The Land of Forgotten Girls

Book Information
Rating: Outstanding
Reading/Interest Level: Primary, Intermediate, Young Adult
Author: Erin Entrada Kelly
Publisher: HarperCollins Publishers
Year: 2016
ISBN: 9780062238641
Pages: 299

This is a story of children, Sol and Ming, whose mother and sister dies in the Philippines. After moving to the United States, their father abandons them to their stepmother’s abusive care. Their neighborhood is a poor one; the park has no grass or playground and rats infest the walls of their four room apartment. Few people speak English and rarely do any ethnically diverse people speak to one another. Sol learns to cope with their hard situation by retelling and embellishing the bedtime stories her mother once told her about Auntie Jove who traveled the world having fantastic adventures. When these imaginative stories become all too real to her small sister, Sol has to do something to make the reality of their lives worth living. As Sol searches for ways to do this, she discovers that she isn’t alone, that there are people who care, that everyone has problems, and that there are glimmers of hope shining in the darkness.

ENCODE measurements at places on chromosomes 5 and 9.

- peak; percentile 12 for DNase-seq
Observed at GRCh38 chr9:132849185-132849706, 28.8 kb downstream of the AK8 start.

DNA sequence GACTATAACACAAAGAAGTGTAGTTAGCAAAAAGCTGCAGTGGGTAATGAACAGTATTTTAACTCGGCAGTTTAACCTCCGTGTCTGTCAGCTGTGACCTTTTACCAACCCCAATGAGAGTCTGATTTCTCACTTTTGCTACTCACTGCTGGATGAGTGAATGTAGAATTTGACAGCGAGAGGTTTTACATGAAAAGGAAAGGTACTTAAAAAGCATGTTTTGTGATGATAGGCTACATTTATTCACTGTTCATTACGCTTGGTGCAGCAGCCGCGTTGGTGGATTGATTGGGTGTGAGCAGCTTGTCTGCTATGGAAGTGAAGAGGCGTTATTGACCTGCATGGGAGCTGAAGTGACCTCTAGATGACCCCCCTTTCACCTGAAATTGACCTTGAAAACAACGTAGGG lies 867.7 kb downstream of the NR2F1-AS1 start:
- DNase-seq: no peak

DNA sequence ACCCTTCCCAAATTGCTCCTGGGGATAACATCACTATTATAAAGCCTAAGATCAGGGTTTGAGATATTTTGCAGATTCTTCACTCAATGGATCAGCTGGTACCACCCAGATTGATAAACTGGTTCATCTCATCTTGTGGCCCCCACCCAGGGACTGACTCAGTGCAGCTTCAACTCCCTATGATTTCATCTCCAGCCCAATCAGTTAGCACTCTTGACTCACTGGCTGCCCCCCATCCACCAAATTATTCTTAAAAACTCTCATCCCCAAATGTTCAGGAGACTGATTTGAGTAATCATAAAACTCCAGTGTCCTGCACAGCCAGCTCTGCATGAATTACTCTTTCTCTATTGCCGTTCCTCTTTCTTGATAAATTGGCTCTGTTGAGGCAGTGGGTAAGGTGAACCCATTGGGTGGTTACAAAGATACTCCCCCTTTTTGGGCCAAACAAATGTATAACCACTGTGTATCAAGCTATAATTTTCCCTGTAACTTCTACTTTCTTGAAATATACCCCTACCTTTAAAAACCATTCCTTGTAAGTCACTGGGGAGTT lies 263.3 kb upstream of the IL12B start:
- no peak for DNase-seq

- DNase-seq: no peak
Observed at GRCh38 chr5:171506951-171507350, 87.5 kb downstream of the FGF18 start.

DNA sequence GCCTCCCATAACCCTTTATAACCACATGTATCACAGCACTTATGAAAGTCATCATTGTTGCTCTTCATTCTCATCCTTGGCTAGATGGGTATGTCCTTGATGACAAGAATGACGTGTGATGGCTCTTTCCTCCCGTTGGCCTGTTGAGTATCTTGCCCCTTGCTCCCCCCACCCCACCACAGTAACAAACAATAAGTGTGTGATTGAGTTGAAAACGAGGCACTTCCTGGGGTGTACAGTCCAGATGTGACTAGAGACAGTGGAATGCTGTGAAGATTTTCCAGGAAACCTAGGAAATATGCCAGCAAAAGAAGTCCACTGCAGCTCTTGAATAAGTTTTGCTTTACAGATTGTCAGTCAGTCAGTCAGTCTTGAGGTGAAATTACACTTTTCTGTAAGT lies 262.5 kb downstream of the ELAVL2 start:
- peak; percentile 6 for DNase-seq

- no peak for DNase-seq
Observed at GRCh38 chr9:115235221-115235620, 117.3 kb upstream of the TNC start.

Author Erin Kelly’s mother immigrated from the Philippines, and perhaps this is why the cultural references in this story are so realistic. Told through the eyes of twelve year old Soledad, this account illustrates the lives of two Filipino children in a new country. Believable characters such as Vea, the stepmother trapped in her role as the children she inherits; and Manny, Sol’s young Mexican American friend, help to move the plot along. Introducing the stereotypical ‘rich kids’ who attend private school displays a great contrast in the way people live, but also shows the reality that the rich girls are as deprived as Sol and Ming of real love and caring. Escaping reality into imagination is central to the charm of this book. The book is well written, full of humor and the sometimes impaired judgments of a young person forced to grow up too soon. Unlikely heroes come forward when Sol breaks down barriers of fear and tradition to help her sister. This book would be a good one for parents to read and discuss with their children as it deals with difficult and timely subjects. The impression upon finishing the book is one of poignant optimism.

*Contains insults, racial slurs, domestic abuse, and bullying.